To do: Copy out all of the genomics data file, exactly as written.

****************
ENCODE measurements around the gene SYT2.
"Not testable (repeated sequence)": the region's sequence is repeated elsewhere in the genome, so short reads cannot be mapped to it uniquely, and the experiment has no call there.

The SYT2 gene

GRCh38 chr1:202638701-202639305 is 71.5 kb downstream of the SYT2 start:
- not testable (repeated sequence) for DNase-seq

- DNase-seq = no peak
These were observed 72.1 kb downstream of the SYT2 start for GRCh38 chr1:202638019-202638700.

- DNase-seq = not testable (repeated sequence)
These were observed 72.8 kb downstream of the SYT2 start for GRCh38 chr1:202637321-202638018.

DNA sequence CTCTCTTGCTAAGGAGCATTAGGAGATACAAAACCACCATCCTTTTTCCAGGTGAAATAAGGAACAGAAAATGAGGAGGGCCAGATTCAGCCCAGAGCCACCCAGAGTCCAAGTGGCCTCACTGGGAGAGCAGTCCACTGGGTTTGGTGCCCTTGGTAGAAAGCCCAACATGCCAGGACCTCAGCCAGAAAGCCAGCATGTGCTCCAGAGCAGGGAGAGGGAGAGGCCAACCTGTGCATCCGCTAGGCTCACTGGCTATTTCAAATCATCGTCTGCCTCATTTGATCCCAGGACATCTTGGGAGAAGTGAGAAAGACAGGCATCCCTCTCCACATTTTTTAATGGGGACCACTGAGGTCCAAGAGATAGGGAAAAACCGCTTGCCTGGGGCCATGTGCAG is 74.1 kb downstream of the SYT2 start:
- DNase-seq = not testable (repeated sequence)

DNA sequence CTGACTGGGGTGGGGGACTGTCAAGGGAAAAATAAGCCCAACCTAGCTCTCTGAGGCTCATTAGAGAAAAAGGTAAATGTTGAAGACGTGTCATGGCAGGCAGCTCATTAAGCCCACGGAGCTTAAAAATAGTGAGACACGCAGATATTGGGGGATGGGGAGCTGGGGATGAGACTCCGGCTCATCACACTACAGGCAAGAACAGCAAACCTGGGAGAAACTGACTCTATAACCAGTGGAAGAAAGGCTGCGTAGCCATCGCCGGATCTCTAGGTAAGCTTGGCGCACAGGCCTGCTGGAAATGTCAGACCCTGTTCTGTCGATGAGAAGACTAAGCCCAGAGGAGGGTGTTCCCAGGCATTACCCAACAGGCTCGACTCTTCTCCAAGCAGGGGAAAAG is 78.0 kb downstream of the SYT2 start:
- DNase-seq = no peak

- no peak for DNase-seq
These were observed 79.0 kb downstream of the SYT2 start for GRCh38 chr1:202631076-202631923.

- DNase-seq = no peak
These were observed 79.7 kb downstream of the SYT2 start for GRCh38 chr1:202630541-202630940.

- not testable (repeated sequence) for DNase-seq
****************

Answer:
ENCODE measurements around the gene SYT2.
"Not testable (repeated sequence)": the region's sequence is repeated elsewhere in the genome, so short reads cannot be mapped to it uniquely, and the experiment has no call there.

The SYT2 gene

GRCh38 chr1:202638701-202639305 is 71.5 kb downstream of the SYT2 start:
- not testable (repeated sequence) for DNase-seq

- DNase-seq = no peak
These were observed 72.1 kb downstream of the SYT2 start for GRCh38 chr1:202638019-202638700.

- DNase-seq = not testable (repeated sequence)
These were observed 72.8 kb downstream of the SYT2 start for GRCh38 chr1:202637321-202638018.

DNA sequence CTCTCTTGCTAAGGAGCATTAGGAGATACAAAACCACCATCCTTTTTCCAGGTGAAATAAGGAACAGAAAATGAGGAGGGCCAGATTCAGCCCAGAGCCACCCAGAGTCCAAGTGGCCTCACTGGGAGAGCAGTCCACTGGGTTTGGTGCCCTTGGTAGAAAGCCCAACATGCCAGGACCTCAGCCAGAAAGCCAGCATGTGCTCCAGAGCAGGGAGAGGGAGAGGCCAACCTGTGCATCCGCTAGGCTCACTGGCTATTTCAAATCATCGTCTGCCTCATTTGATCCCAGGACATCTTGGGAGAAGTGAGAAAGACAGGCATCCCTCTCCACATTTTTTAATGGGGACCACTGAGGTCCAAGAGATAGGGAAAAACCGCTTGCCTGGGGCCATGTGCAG is 74.1 kb downstream of the SYT2 start:
- DNase-seq = not testable (repeated sequence)

DNA sequence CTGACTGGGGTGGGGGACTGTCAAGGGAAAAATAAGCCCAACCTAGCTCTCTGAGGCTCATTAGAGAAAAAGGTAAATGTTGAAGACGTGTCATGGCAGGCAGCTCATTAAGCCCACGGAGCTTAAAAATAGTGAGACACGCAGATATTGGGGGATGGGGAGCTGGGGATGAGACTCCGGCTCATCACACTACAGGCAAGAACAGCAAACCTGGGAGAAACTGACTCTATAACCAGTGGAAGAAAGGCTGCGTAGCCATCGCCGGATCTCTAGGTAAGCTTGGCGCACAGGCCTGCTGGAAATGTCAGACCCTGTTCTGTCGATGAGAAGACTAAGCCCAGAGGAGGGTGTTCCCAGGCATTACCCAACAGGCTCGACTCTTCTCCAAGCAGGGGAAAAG is 78.0 kb downstream of the SYT2 start:
- DNase-seq = no peak

- no peak for DNase-seq
These were observed 79.0 kb downstream of the SYT2 start for GRCh38 chr1:202631076-202631923.

- DNase-seq = no peak
These were observed 79.7 kb downstream of the SYT2 start for GRCh38 chr1:202630541-202630940.

- not testable (repeated sequence) for DNase-seq